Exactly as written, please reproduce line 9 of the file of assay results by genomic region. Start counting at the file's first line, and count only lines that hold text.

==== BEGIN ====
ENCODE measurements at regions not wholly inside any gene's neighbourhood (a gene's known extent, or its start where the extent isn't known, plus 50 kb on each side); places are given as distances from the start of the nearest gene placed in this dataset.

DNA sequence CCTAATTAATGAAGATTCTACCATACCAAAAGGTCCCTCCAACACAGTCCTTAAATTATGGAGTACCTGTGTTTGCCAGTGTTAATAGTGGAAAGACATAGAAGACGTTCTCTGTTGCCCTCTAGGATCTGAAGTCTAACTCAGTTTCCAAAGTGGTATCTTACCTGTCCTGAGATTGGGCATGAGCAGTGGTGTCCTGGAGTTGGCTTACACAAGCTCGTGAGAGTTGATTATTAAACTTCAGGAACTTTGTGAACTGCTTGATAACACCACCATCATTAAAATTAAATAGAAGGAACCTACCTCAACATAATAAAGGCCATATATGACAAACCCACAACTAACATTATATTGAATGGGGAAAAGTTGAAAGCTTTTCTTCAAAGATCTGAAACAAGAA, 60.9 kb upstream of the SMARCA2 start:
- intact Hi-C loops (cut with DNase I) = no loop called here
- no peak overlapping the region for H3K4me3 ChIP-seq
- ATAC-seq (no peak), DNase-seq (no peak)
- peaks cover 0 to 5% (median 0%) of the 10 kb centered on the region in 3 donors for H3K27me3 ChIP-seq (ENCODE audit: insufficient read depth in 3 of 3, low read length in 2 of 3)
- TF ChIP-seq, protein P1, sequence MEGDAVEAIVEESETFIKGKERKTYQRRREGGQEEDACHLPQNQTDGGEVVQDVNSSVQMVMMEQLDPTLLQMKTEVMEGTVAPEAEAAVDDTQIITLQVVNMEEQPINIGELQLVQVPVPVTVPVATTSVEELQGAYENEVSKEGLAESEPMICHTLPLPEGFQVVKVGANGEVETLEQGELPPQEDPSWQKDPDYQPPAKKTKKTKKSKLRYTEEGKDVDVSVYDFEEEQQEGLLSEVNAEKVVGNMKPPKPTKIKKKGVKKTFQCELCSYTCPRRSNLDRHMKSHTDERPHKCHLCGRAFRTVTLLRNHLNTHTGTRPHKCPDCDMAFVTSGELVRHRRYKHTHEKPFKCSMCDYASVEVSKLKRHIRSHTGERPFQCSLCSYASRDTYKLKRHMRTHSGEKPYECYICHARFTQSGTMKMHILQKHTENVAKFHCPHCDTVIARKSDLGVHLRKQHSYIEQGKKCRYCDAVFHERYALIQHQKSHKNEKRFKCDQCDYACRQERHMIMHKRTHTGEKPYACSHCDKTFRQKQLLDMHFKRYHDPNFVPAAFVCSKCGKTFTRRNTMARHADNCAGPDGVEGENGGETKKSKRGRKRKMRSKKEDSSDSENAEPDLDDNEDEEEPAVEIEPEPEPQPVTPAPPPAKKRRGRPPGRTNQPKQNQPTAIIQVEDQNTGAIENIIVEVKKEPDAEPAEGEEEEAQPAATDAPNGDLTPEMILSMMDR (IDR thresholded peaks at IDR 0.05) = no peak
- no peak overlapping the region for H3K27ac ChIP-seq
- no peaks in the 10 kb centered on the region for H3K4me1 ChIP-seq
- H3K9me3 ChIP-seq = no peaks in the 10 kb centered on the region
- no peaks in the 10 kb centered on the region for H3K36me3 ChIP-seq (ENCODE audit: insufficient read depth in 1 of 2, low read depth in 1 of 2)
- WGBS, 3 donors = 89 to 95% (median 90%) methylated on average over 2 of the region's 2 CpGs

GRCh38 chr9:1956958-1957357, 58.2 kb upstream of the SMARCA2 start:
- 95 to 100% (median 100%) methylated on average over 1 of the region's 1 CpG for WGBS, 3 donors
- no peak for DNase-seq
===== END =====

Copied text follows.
- no peaks in the 10 kb centered on the region for H3K4me1 ChIP-seq